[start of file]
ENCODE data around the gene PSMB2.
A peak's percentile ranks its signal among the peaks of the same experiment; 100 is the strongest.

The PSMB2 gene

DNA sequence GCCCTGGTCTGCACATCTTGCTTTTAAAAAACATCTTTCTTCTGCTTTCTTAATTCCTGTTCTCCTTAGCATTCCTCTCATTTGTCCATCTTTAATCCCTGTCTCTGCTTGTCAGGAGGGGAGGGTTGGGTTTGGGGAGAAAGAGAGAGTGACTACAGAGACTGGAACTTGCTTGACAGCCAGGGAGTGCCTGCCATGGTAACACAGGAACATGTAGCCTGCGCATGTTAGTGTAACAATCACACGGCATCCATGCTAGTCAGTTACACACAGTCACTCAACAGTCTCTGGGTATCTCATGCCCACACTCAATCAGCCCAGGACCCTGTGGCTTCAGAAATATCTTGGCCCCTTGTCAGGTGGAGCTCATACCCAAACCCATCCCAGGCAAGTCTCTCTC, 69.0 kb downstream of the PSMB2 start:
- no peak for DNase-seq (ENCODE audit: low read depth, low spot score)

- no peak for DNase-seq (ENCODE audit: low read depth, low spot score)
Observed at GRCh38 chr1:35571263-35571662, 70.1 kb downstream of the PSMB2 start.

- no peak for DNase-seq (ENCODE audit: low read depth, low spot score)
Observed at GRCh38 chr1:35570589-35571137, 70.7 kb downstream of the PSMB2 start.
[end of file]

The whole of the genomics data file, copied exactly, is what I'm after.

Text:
ENCODE data around the gene PSMB2.
A peak's percentile ranks its signal among the peaks of the same experiment; 100 is the strongest.

The PSMB2 gene

DNA sequence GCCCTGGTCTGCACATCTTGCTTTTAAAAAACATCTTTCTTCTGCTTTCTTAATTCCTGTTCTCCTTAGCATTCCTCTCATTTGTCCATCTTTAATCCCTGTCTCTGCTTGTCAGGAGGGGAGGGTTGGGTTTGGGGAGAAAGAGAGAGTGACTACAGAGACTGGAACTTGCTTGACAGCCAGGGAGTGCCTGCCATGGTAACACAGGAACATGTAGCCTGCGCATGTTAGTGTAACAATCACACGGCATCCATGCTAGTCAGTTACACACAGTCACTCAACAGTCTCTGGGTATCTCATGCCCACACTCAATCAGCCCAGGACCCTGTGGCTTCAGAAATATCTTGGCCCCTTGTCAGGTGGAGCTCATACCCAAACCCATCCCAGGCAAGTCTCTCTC, 69.0 kb downstream of the PSMB2 start:
- no peak for DNase-seq (ENCODE audit: low read depth, low spot score)

- no peak for DNase-seq (ENCODE audit: low read depth, low spot score)
Observed at GRCh38 chr1:35571263-35571662, 70.1 kb downstream of the PSMB2 start.

- no peak for DNase-seq (ENCODE audit: low read depth, low spot score)
Observed at GRCh38 chr1:35570589-35571137, 70.7 kb downstream of the PSMB2 start.